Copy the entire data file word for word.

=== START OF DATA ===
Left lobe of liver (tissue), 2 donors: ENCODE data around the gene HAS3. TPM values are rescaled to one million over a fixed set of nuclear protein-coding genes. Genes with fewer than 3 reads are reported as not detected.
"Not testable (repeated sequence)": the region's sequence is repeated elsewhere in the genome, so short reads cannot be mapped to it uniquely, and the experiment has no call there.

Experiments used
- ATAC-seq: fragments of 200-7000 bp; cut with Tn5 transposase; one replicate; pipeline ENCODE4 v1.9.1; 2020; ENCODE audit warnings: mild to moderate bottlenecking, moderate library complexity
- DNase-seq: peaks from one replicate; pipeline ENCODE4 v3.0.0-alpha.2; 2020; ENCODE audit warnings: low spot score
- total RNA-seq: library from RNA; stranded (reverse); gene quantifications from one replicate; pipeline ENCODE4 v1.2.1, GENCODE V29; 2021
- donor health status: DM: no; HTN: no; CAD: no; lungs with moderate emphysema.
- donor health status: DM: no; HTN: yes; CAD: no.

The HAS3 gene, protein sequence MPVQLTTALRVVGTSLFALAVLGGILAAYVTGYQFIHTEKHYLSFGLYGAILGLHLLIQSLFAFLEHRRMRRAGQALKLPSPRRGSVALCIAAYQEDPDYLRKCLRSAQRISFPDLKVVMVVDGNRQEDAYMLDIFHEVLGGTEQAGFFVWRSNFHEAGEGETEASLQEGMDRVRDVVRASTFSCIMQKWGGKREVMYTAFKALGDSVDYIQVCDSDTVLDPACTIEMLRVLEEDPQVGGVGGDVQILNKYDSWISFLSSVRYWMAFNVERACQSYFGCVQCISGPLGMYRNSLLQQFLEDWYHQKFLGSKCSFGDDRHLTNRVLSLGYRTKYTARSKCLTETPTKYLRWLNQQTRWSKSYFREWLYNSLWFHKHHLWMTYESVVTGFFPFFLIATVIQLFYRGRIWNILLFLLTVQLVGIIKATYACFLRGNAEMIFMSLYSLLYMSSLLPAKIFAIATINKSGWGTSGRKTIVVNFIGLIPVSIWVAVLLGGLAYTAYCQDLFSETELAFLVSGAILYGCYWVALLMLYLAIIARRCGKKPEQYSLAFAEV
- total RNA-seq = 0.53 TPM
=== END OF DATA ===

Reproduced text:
Left lobe of liver (tissue), 2 donors: ENCODE data around the gene HAS3. TPM values are rescaled to one million over a fixed set of nuclear protein-coding genes. Genes with fewer than 3 reads are reported as not detected.
"Not testable (repeated sequence)": the region's sequence is repeated elsewhere in the genome, so short reads cannot be mapped to it uniquely, and the experiment has no call there.

Experiments used
- ATAC-seq: fragments of 200-7000 bp; cut with Tn5 transposase; one replicate; pipeline ENCODE4 v1.9.1; 2020; ENCODE audit warnings: mild to moderate bottlenecking, moderate library complexity
- DNase-seq: peaks from one replicate; pipeline ENCODE4 v3.0.0-alpha.2; 2020; ENCODE audit warnings: low spot score
- total RNA-seq: library from RNA; stranded (reverse); gene quantifications from one replicate; pipeline ENCODE4 v1.2.1, GENCODE V29; 2021
- donor health status: DM: no; HTN: no; CAD: no; lungs with moderate emphysema.
- donor health status: DM: no; HTN: yes; CAD: no.

The HAS3 gene, protein sequence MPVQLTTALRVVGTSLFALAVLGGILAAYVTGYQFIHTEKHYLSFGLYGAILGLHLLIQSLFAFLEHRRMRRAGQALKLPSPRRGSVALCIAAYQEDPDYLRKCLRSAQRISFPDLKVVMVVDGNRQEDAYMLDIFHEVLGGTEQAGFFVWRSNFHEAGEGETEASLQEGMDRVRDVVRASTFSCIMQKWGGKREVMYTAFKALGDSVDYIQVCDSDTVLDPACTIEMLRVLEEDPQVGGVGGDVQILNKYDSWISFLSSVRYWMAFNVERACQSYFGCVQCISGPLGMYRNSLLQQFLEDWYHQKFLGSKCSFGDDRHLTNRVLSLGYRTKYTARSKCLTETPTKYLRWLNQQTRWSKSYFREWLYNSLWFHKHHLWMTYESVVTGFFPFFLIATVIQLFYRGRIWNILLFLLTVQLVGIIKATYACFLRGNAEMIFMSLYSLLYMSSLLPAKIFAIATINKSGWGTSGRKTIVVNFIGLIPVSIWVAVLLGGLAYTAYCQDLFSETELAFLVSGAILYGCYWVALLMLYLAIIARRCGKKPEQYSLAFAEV
- total RNA-seq = 0.53 TPM